If you're still wondering what happened during the Usability hackfest, then you clearly missed a lot of blog posts. The good news is that you can catch up with all the links being collected on the Hackfests, or you can cheat and go read Máirín's coverage, since she did an amazing job writing about what was being discussed.

I was there only for the last two days; the original plan was to attend a bit more of the event, but the travel from France to London took an unexpected 12 hours. I still had some good and useful time there, that I mostly used to get a good overview of what people are working on, and how this can be integrated in a GNOME roadmap. Here are some highlights:

  • While I missed the discussion about nautilus, it seemed most people at the hackfest agreed on streamlining the nautilus user interface. I'd love to try the prototypes that were worked on: most of the proposed changes make sense to me. But getting rid of tabs and/or the split view will certainly trigger various reactions, and that's something that we cannot ignore...
  • Thomas je parle français couramment Wood was kind enough to let me use his laptop charger nearly all the time — I had one, but not for the right laptop...
  • Charline reported about a usability review of empathy, and this was definitely instructive. It's always fun to look at a user interface and finds what's wrong and what can be improved. In some way, it reminded me of some usability reviews that the usability team was doing for various applications a few years ago. That's an effort that we've been missing lately, and I'd love to see someone revive this!
  • The work on the new control center seems to be moving along nicely. We should see the results in the next development cycle; don't be afraid to help Thomas if you're interested in this!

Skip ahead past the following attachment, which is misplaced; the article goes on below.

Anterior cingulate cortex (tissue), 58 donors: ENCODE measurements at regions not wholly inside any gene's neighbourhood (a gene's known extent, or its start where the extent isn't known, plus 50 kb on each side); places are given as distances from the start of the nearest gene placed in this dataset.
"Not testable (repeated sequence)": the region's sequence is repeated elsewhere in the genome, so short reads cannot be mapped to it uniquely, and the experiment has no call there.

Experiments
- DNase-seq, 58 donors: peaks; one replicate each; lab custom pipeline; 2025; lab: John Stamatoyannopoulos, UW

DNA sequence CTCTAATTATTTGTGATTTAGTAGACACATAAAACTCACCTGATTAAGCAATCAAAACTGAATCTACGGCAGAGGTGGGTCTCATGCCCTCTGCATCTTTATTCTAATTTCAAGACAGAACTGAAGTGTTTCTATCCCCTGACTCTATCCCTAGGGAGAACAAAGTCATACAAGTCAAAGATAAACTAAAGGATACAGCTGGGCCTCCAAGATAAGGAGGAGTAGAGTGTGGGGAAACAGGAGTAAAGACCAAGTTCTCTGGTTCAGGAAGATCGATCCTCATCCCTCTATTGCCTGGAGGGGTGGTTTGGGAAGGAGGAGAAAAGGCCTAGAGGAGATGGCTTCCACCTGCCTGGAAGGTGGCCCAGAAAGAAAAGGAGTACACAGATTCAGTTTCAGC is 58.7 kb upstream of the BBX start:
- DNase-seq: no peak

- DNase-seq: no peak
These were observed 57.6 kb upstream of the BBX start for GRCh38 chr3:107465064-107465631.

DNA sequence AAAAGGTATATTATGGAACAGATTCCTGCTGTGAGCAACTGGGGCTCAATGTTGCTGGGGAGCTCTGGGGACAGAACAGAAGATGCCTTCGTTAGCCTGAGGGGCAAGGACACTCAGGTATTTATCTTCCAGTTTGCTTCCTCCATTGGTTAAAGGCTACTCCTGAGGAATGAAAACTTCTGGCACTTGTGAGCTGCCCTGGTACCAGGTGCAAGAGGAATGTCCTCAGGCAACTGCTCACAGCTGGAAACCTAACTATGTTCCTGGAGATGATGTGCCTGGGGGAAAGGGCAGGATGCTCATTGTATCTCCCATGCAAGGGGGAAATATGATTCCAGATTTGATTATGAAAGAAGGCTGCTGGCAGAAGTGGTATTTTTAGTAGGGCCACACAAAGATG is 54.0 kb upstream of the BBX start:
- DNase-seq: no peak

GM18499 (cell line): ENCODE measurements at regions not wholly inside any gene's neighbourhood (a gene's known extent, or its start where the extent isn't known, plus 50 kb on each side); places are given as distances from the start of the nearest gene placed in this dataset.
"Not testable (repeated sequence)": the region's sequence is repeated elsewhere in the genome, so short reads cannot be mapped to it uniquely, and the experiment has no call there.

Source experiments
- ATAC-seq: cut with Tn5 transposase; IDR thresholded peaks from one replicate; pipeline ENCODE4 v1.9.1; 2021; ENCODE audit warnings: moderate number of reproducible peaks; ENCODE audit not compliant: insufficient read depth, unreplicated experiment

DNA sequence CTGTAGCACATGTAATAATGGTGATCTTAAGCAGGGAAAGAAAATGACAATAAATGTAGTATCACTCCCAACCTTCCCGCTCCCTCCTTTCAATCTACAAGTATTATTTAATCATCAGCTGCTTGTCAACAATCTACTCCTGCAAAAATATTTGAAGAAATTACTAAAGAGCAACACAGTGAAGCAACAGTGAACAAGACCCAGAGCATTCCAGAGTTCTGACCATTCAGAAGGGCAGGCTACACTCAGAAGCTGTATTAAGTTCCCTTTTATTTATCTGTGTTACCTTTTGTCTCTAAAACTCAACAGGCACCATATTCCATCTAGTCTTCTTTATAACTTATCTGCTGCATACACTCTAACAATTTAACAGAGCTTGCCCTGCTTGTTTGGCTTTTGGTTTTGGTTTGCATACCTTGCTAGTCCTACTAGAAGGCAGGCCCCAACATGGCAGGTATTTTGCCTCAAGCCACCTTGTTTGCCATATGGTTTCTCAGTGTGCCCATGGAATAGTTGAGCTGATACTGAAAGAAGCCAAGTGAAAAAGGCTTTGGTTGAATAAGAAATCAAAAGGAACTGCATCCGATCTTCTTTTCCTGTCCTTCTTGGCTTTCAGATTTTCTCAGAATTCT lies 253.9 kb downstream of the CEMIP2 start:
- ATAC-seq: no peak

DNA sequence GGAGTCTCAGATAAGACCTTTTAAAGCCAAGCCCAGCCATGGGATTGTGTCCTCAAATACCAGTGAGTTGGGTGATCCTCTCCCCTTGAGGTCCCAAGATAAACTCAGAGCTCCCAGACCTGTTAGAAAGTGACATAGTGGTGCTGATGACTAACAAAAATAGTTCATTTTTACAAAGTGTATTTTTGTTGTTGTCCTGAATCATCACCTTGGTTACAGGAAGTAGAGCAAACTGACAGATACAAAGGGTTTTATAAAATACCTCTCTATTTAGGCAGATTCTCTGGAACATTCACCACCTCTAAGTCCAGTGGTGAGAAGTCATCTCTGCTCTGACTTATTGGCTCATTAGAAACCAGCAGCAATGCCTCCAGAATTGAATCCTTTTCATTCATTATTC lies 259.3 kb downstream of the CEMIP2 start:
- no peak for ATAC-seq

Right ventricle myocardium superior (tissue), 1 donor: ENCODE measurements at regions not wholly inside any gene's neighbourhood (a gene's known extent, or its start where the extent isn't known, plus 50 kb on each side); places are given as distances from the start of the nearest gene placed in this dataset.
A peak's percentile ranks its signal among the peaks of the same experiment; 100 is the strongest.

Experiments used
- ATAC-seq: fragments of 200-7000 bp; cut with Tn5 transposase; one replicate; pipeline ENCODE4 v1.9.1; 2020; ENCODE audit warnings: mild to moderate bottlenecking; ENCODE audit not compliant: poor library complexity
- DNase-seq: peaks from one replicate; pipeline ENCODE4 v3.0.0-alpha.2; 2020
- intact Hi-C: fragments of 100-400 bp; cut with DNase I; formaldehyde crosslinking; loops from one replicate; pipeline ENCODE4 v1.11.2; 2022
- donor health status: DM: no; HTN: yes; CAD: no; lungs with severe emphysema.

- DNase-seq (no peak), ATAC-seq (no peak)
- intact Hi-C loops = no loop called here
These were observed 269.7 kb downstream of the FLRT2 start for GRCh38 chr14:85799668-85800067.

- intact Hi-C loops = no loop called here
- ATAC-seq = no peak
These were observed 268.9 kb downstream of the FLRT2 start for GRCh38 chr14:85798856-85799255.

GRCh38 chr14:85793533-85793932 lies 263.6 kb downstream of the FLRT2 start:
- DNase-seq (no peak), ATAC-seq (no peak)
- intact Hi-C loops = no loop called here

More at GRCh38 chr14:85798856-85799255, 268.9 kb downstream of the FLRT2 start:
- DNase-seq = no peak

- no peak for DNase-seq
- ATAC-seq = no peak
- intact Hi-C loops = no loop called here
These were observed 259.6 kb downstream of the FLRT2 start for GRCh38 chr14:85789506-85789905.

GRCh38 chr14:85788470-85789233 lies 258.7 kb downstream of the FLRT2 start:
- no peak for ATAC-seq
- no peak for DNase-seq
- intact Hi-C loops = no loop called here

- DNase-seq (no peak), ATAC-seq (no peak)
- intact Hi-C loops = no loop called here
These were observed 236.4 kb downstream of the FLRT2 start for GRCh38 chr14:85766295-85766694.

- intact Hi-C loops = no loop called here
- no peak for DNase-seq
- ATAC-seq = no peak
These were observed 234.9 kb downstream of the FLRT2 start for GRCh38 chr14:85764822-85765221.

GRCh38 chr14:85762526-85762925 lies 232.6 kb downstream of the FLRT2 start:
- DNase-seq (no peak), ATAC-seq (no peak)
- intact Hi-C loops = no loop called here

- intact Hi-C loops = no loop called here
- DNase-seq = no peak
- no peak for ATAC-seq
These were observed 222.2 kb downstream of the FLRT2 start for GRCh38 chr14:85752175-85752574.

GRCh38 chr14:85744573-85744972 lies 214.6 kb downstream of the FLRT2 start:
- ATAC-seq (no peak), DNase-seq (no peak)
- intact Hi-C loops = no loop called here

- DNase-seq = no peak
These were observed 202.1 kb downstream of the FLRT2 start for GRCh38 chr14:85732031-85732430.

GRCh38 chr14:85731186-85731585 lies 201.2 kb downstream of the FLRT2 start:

• While discussing preferences, and removing some of them that we think most (as in a huge percentage) people don't use, we mentioned the fact that when we remove some settings from the various configuration tools, a lot of people get unhappy, to say the least. This is understandable, but we also always pointed out that it should be easy to write a small tool to enable people to change those settings graphically again. That never happened, but we'd like to avoid further unhappiness. This is how the idea of GNOME Plumbing was born. And I foolishly proposed to implement this.
  • It was funny to see Garrett breaking his openSUSE installation. Except that it shouldn't break this way when using GNOME:Factory on 11.2. Oops.
  • I had a good chat with Jon about GNOME 3. There's so much we can deliver during the whole GNOME 3.x cycle... We're focusing on 3.0 right now, but we need to prepare the following releases too. It was motivating to get reminded of the various areas we should explore, and motivation is something that was most welcome :-)
  • It was good to catch up with Lucas, just a few days before Julia magically appeared :-) He's still one of my heroes.
  • On Friday morning, Bastien told to Mairin, Garrett, Jakub and Hylke: okay, you want tools for designers; we're a bunch of hackers here, but we need you to design the tools you need. This resulted in a good discussion. Except that now, we really need some people to sit down and implement this. I guess this could be an interesting Summer of Code project!
  • Seeing Willie get hopes for usable accessibility support in GNOME Shell was a real pleasure. It's been a hard topic for months, and knowing that there might be some light at the end of the tunnel is already good news.
  • Matthew invited me to a card sorting session about settings and how to group them. It was a new experience for me, and seeing someone struggle to organize settings was eye-opening: I got the feeling that even with just one person doing this seriously, we can improve the overall experience for many users. I'm intrigued how usability people deal with different people having conflicting behaviors, though.

Many thanks to Canonical and Google for sponsoring this hackfest, and also thanks to Klaas and Novell for letting me go on a short notice :-)

I have high hopes that putting all those designers and usability people in one room together during one week will also make the GNOME Usability team move forward again. Usability is an essential part of our DNA, but we've been slowing down our efforts there, instead of accelerating as we should have done. This hackfest should put us back on track!